slides: James Clayton Sattel’s RI Summer: The Geology of Aquidneck
Saturday, September 01, 2012
This week, Jim scrambles over the cliffs and chasms of Aquidneck, revealing the beautiful and dramatic geology of the island. Many of its miles of shoreline dominated by stone, this is spectacular landscape for photography. See if you don't agree.
To see more of or purchase Sattel's distinctive views, go here.
One of Newport's best-known (and loved) stone landscapes is the area that surrounds Cliff Walk.
I love theForty Steps, a dramatic stone staircase that drops about 2/3 of the way down the side of the cliff to a balcony over the sea.
Spectacular any time, this platform is especially dramatic right after a storm when the waves crash into the rocks directly below.
Cliff Walk, South
Taking a hike along the the Cliff Walk is one of the most blissful experiences you will have in any part of the city.
Even if you only have time for a small section of it, or are not robust enough for the entire 3.5 miles, it should be on your list of things to do. This is not always a smooth path, so be prepared for a little careful rock climbing. This view is to the south.
Cliff Walk, North
Along one side of you as you walk the Cliff Walk will be the beautiful ocean, with the changing colors, pounding surf, sail boats and windsurfers, and the seagulls overhead. On the other side? Gorgeous private homes and mansions, broad landscapes and well tended lawns. You will also get a glimpse of some of the mansions that are open to the public. This back yard view may tempt you into buying tickets for the full experience, which I can recommend. The Breakers and Rosecliff are special favorites for us.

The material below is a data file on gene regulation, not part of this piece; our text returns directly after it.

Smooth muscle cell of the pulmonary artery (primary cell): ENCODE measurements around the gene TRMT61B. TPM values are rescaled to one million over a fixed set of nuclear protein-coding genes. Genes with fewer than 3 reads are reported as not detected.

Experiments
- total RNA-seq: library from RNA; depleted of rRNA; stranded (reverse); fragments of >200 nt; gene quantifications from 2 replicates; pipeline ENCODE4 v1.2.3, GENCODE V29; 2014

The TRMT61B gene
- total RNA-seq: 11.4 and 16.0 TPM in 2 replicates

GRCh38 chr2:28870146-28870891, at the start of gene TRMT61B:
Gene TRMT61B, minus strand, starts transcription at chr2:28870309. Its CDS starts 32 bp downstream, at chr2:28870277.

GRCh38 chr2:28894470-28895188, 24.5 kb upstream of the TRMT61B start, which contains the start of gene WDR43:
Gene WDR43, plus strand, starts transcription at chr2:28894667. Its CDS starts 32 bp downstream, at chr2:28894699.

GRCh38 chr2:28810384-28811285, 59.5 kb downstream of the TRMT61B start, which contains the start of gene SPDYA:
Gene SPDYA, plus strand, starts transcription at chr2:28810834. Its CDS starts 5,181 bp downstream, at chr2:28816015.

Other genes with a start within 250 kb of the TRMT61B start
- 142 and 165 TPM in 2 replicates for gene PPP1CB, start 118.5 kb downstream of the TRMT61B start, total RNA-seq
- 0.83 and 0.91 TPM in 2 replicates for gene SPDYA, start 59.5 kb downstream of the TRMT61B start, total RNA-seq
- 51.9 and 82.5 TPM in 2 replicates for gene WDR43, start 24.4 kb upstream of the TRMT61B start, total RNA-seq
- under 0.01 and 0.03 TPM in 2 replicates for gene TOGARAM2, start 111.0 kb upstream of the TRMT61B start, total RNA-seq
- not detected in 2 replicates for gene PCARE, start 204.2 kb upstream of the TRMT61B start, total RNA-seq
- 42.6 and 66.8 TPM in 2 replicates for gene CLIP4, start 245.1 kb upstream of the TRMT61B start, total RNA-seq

This view is North on the Cliff Walk, toward First Beach.
One of Aquidneck's most scenic spots is in Middletown, and most folks drive right past it heading to Eastons Beach. It's Purgatory Chasm, a narrow cleft in the rock ledges on the east side of Easton Point, formed by the eroding action of the sea over eons. Talk about a scenic overlook!
Moving across the passage to Jamestown is always a pleasure, especially to the rocky outcroppings of Fort Wetherill.
Fort Wetherill is a former Coast Artillery fort that occupies the southern portion of the eastern tip of Conanicut Island, the home of Jamestown. The fort sits atop high granite cliffs, overlooking the entrance to Narragansett Bay. Fort Dumpling, dating from the Revolutionary War, used to occupy a small site within Fort Wetherill.
The view from here is across to Fort Adams.
Not only do these cliffs blaze with color in the coming fall, but they hide two great divings spots.
The left cove has a small goat path down to the water. The right cove has a boat ramp entry which can get busy, so prepare to yield to boats. Both coves have decent visibility (3-10 feet) and have pretty good life. Look for flounder, fish, starfish, crabs, lobster and eel grass.
Sailing Past Cliffs
It does not get more spectacular than this. Narragansett Bay is one of the best sailing locations in the world. With walls of cliffs on both sides of the Bay, the prevailing southwest wind tests tacking skills going out to the ocean and sends boats flying home with spinnakers up.
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